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Study finds problems with back pain imaging use

January 31, 2011 2:56:44 PM PST
Backache is one of the most common physical ailments Americans complain about. A major doctoral organization is claiming that more testing may not be the best way to go.

Many people suffering from back pain go through a variety of tests ranging from x-rays, cat-scans, and MRI's, which researchers say are often performed unnecessarily.

The American College of Physicans has released a finding saying "a more careful and selective use of these tests would give patients better care, better outcomes and also reduce our costs."

Pain in the lower back gets many, if not most of us, most of the time. The reason for the pain is undetermined - age, loss of muscle elasticity and flexibility can contribute.

"Most people have lower back pain because of inactivity and poor posture," said Dr. Jeffrey Gross from Union Square Rehabilitation

Dr. Gross takes care of many patients with back pain.

"Most patients are better within a few weeks or a couple of months with treatment that can include rest, exercise or other activities such as physical therapy, and occasionally medication," said Dr. Gross. "But that's not often what patients expect. Most patients want and expect imaging tests, but these tests should be given only to very specific patients."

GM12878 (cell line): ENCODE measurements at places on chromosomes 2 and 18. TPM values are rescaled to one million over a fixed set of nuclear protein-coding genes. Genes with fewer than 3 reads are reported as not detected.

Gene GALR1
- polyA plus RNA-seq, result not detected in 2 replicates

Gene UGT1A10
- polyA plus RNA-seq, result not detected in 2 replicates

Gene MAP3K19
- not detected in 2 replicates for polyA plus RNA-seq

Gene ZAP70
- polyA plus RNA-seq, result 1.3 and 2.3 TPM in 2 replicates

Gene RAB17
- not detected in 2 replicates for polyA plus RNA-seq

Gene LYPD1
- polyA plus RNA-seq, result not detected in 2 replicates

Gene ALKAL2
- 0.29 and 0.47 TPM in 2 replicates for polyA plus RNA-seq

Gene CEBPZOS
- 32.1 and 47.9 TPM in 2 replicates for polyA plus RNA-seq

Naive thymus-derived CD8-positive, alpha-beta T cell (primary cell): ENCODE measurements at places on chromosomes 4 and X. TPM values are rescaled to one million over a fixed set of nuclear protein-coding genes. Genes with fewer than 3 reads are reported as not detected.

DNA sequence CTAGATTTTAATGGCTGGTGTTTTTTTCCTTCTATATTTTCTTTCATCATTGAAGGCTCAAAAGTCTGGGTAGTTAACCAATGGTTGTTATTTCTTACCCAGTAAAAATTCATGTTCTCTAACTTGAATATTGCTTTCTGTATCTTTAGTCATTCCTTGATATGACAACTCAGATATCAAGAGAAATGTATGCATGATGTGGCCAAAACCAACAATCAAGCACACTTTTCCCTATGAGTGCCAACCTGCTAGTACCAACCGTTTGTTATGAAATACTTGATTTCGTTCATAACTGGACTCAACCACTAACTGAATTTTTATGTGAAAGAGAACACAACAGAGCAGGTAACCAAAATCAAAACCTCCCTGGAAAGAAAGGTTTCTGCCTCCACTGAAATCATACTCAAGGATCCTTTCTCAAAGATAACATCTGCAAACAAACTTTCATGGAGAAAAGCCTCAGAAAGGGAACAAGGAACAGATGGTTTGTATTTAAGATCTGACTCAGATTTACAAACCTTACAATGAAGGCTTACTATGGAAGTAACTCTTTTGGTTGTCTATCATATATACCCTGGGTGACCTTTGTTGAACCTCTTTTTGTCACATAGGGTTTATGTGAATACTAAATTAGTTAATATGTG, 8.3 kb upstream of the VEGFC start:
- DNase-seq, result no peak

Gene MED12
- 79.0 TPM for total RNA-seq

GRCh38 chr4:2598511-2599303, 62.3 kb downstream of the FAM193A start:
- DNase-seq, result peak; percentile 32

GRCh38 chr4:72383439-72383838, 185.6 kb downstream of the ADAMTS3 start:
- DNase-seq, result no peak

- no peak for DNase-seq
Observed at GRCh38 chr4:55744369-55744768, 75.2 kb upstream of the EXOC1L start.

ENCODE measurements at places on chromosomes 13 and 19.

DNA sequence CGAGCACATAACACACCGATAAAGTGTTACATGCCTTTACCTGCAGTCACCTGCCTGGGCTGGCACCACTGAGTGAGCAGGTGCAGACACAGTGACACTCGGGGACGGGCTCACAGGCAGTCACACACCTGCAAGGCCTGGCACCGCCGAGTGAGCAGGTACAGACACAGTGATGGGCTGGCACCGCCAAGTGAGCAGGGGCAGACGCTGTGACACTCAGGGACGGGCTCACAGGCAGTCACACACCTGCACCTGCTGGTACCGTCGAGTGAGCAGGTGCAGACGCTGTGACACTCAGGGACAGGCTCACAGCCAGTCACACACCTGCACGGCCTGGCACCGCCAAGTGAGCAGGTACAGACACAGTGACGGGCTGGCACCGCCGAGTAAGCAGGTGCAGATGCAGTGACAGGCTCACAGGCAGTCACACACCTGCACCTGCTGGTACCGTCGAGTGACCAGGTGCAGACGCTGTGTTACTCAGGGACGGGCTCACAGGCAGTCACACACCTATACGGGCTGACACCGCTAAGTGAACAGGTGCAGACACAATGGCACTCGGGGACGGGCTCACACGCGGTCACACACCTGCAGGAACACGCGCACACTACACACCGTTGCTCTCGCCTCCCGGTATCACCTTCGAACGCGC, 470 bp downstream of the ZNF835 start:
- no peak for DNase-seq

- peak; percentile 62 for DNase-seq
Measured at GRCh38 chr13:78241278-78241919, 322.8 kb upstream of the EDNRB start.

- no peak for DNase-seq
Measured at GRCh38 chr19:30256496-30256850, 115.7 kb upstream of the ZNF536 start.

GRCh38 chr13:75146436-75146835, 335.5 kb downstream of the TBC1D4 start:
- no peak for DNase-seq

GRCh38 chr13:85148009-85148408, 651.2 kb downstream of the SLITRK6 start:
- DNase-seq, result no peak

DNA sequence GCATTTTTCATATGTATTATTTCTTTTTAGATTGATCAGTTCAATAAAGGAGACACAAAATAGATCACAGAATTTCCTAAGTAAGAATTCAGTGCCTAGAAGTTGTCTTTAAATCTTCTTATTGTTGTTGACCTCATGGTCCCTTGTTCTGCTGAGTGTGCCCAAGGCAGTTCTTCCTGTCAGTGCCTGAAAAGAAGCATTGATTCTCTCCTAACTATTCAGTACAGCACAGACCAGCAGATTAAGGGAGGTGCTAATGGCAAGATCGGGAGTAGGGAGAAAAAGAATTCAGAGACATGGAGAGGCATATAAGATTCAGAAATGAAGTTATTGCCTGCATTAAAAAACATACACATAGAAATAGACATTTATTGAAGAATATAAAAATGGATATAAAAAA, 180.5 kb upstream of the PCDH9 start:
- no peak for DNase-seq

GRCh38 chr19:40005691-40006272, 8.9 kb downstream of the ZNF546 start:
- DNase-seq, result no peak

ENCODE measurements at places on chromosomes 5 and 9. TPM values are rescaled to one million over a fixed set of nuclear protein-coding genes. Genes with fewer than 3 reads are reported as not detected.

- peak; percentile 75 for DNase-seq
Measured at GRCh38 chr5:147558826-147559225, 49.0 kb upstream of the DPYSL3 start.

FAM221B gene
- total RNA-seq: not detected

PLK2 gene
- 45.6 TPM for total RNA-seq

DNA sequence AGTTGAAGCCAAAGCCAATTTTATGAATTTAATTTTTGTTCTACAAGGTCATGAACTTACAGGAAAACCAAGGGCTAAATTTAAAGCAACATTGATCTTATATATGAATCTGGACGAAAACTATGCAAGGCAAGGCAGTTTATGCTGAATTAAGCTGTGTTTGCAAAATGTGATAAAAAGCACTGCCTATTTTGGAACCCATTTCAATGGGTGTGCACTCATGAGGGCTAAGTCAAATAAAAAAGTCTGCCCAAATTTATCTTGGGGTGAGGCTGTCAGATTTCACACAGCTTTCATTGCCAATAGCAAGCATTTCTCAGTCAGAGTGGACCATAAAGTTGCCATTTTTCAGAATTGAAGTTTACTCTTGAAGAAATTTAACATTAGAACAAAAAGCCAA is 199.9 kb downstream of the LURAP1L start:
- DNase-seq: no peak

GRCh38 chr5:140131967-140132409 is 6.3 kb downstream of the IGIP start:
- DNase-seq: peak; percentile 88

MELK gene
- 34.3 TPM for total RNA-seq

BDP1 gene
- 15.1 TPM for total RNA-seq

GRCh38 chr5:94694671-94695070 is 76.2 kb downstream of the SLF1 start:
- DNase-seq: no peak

Today's report from the American College of Physicians says the evidence shows that "routine" imaging is unnecessary, wasteful and possibly harmful.

"Imaging tests usually lead to further unnecessary tests, referrals, follow-ups, and intervention that have no impact on outcome so the patients are needlessly exposed to radiation which can increase a patient's risk of cancer over time," said Dr. Amir Qaseem from the American College of Physicians.

Imaging may be necessary when there are new symptoms or neurological symptoms, or a serious disease is suspected.

Dr. Gross and the report both stress it's up to both doctors and patients to discuss what is best for the patient.

"It's very important that doctors and patients have a clear conversation about any medical test. What is the risk of the test? What is the benefit of the test and how will the test change the treatment plan? That is the most important question to answer," Gross said.

"Most patients do not want tests that are not beneficial and may be potentially harmful," said Dr. Qaseem.

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